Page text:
How to Secure your Smart Home in 13 Easy Steps 2021

Good built-in security is a great starting point, but if you have multiple smart devices in your home, all it takes is for one of them to have a weakness that allows hackers to gain entry to your network

Smart devices are everywhere and their number keeps growing due to high demand. They are designed to make life more convenient, and in a world that’s getting busier all the time, it is no wonder that smart home technology is booming.

A hacker with wearing a hoodie with binary code in the backround, image colours black and green.

Adding more connected devices to your home, however, creates more potential entry points for cybercriminals who want to access your personal information. If you are wondering how to secure your smart home more effectively, here is a good place to start. I have compiled a list of 13 easy ways to secure your smart home, and most of them are absolutely free!

If I could offer one word of advice, it would be that smart home devices are becoming more affordable all the time, but when something is downright cheap, take some time to consider why. Many cheap or obscure brands offer little to no security, whereas well-established, reputable smart home brands offer excellent built-in security. Always try to invest in a product only if the company invests in security.

Person typing on a laptop keyboard, virtual lock superimposed over their hands to symbolize secure your smart home.

Good built-in security is a great starting point, but if you have multiple smart devices in your home, all it takes is for one of them to have a weakness that allows hackers to gain entry to your network. That is why it is a good idea to be proactive in securing your home network and smart devices as best you can.

After extensive research I have compiled a list that details how to secure your smart home in 13 easy steps.

1. Know what you are buying

Smart devices are incredibly convenient and are designed to make our lives easier, but they collect large amounts of data. Ensure your data is secure by reading the privacy policy and understanding where your data gets stored, what kind of data is collected, and who it gets shared with.

2. Change any default account passwords and usernames

Most devices come pre-programmed with a generic name, usually the product make and model. Where it is possible, rename your device to something unrelated to the product. Most smart devices require you to register for an online account to use their control app. However, sometimes you will just be provided with a default username and password which are either common knowledge to hackers or can be easily guessed. It is vitally important that you change this password immediately and replace it with a strong random password. It is advised also that you change your passwords every few months to a year.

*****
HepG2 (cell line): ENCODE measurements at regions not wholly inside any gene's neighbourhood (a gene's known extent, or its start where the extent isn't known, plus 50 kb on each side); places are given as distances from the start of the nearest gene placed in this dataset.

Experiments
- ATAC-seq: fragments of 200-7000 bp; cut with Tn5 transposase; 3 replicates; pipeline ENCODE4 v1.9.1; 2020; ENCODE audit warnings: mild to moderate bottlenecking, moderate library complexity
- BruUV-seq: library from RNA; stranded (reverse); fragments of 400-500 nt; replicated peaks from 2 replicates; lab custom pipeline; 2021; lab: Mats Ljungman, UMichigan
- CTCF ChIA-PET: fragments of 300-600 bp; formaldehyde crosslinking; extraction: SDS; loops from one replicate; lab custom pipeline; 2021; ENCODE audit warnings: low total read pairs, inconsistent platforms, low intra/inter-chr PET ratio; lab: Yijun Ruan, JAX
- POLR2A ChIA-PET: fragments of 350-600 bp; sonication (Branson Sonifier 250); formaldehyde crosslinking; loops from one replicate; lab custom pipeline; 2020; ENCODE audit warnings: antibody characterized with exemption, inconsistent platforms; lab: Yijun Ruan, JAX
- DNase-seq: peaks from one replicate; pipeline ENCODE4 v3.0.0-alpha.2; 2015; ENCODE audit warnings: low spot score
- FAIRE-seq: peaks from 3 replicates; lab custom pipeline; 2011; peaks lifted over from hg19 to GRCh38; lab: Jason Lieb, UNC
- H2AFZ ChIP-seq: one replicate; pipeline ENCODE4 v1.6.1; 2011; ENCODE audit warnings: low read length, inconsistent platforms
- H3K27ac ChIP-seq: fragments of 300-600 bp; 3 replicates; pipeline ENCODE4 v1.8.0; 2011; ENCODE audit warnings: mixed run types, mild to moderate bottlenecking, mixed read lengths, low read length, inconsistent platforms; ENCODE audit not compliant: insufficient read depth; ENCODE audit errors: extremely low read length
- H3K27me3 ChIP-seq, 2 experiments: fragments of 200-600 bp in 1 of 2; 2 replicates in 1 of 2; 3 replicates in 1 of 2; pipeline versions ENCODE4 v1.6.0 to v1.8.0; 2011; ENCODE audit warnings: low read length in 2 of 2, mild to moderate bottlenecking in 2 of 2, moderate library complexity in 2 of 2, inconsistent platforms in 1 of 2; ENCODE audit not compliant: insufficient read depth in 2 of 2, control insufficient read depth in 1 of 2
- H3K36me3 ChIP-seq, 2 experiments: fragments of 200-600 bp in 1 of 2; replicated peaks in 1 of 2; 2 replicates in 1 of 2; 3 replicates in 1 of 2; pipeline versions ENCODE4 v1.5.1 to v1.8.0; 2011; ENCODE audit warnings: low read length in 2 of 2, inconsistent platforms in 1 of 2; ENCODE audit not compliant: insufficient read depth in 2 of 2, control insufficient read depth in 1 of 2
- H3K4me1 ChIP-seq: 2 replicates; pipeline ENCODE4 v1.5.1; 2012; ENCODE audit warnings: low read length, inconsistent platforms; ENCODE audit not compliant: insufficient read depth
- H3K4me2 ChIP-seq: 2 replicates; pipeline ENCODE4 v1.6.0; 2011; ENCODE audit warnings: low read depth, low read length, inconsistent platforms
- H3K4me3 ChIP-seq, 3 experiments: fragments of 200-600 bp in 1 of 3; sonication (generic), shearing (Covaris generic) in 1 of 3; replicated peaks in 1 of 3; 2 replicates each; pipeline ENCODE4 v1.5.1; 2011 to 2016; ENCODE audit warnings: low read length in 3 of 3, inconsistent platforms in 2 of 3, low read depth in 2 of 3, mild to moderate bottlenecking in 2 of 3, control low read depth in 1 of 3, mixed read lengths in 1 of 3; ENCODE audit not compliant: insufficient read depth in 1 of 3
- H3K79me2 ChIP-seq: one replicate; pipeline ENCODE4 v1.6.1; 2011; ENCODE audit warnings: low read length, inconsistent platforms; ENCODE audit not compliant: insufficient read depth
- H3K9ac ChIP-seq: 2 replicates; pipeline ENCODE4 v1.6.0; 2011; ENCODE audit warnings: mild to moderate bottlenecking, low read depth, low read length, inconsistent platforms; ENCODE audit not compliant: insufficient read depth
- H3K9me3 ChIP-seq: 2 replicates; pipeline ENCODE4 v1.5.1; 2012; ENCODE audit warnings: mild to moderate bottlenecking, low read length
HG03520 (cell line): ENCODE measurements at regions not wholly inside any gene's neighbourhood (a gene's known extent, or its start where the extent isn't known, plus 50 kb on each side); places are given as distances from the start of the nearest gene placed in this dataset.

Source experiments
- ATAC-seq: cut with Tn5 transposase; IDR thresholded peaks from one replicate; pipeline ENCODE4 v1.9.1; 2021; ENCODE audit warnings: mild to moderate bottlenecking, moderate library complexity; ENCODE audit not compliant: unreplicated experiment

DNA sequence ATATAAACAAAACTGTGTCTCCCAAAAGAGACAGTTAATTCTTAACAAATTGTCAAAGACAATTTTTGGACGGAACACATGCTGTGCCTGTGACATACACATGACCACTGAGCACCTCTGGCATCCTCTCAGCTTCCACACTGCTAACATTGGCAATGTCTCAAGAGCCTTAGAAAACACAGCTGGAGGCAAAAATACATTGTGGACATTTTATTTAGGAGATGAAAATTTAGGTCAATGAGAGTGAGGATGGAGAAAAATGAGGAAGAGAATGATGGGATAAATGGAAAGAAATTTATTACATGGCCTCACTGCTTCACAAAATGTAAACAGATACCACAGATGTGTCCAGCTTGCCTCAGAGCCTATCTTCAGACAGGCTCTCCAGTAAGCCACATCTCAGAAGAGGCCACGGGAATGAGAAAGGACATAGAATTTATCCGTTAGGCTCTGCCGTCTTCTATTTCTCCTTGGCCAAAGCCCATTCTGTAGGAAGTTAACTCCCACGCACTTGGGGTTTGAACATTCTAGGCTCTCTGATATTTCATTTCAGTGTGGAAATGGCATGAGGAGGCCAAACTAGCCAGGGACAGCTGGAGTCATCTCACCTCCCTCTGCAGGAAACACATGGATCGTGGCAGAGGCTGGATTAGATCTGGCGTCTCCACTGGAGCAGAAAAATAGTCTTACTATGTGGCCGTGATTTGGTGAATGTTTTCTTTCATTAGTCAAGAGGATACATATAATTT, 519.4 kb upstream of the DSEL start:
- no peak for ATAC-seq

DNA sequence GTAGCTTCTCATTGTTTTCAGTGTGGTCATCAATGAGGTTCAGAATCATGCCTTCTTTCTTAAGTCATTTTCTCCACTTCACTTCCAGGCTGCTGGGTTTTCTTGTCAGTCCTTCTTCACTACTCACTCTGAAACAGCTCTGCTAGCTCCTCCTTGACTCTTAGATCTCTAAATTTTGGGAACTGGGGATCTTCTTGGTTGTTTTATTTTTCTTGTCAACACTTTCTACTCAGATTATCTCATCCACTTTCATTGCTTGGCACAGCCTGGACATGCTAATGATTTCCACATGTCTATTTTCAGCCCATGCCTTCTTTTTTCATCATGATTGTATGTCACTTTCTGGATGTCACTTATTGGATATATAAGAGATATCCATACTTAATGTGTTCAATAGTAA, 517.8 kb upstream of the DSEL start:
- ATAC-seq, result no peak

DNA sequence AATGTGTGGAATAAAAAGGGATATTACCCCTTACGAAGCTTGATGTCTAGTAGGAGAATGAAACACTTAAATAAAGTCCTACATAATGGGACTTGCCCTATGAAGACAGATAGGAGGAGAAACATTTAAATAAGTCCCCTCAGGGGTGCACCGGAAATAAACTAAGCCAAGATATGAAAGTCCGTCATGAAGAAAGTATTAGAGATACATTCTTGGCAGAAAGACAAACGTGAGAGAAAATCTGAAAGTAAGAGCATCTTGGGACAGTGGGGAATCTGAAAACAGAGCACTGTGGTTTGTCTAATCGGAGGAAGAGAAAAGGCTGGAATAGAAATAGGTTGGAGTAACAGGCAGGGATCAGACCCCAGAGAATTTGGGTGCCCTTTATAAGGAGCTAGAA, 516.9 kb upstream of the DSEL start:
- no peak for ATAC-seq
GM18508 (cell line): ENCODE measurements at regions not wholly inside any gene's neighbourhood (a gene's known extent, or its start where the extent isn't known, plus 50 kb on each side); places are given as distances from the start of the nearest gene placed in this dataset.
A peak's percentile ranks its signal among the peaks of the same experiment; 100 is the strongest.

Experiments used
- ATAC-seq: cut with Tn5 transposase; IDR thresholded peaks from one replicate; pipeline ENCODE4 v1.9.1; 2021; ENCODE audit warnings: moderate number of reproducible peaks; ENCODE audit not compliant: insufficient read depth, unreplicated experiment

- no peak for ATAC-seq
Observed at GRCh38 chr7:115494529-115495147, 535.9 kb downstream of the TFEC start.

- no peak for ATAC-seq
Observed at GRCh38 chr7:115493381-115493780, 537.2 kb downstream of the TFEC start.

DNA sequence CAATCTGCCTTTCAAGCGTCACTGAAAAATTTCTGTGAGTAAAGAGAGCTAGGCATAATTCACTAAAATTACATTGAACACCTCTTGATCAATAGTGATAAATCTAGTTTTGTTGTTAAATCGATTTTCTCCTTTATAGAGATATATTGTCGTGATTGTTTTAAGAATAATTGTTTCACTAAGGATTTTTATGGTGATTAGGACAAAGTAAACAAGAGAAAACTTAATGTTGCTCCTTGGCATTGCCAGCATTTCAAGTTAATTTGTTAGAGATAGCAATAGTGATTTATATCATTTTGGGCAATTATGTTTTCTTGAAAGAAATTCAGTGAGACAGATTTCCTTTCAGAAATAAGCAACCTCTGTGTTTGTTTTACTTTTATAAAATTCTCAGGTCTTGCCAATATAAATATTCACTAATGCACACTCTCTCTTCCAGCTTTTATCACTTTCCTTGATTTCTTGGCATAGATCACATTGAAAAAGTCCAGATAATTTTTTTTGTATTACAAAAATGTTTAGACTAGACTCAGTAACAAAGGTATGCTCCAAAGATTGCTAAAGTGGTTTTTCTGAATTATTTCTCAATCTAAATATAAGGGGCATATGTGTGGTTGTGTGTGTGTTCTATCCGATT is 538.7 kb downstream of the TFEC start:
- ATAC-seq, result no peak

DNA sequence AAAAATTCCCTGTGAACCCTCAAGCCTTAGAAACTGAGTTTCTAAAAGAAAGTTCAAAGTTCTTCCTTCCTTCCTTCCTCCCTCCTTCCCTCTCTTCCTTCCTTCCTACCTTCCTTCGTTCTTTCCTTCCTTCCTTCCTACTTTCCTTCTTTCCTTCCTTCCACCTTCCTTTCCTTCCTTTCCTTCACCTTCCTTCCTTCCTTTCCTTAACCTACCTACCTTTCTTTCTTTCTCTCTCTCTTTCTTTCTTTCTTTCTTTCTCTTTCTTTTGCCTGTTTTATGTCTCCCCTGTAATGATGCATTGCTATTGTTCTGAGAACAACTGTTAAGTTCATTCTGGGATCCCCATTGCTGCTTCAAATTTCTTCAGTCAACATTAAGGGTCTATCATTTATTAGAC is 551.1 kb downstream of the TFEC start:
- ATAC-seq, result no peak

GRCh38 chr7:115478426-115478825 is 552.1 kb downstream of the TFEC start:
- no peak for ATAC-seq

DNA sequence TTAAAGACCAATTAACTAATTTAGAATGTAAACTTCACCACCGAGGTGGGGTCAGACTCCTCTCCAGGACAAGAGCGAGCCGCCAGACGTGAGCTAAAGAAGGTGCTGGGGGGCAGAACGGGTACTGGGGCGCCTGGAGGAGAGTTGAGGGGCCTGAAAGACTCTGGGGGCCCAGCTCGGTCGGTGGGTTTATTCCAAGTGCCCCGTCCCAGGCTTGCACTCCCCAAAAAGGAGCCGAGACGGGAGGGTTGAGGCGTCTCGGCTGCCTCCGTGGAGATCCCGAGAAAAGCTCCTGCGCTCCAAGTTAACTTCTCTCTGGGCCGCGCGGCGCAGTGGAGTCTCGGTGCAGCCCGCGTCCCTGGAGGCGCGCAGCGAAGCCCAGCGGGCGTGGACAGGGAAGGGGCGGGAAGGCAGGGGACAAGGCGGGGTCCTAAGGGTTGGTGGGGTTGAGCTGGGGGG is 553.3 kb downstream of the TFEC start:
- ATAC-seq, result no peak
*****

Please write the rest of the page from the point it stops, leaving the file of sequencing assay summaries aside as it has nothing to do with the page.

3. Rename your router

Your Wi-Fi router is the core of a smart home; without it, smart devices can’t function. And because all devices connect to the router, it makes the router the main means of access to your devices and accounts for cyber criminals. Ensure your router’s default name is changed, but be sure not to add any personal details such as your name or address.

4. Split your Wi-Fi network

Split in the road with a Wi-Fi symbol in the middle

Modern routers are often dual-band and run on both 5 GHz and 2.4 GHz frequencies. This in effect allows for two separate networks to be run on the same router. It is recommended you connect your devices as follows:-

  1. Connect smart appliances to 2.4 GHz and;
  2. Connect your computers/mobile phones to 5 GHz.

Once these steps have been completed, ensure to un-sync the two networks. This allows you to keep your personal data on a separate network to less secure smart devices. Another easy way of doing this is creating a guest network for smart devices.

5. Consider using a password manger app

A screen showing the password section of a log in

It doesn’t matter how tech savvy you are – constantly creating new passwords and remembering them is a burden, and writing passwords down to remember them is very risky. Luckily there are numerous apps out there to help you with this. Password manager apps will generate super strong unique passwords for all of your accounts, and save them so you don’t need to remember them. Most of these apps will even sync between your devices, and auto fill your passwords and information for you securely.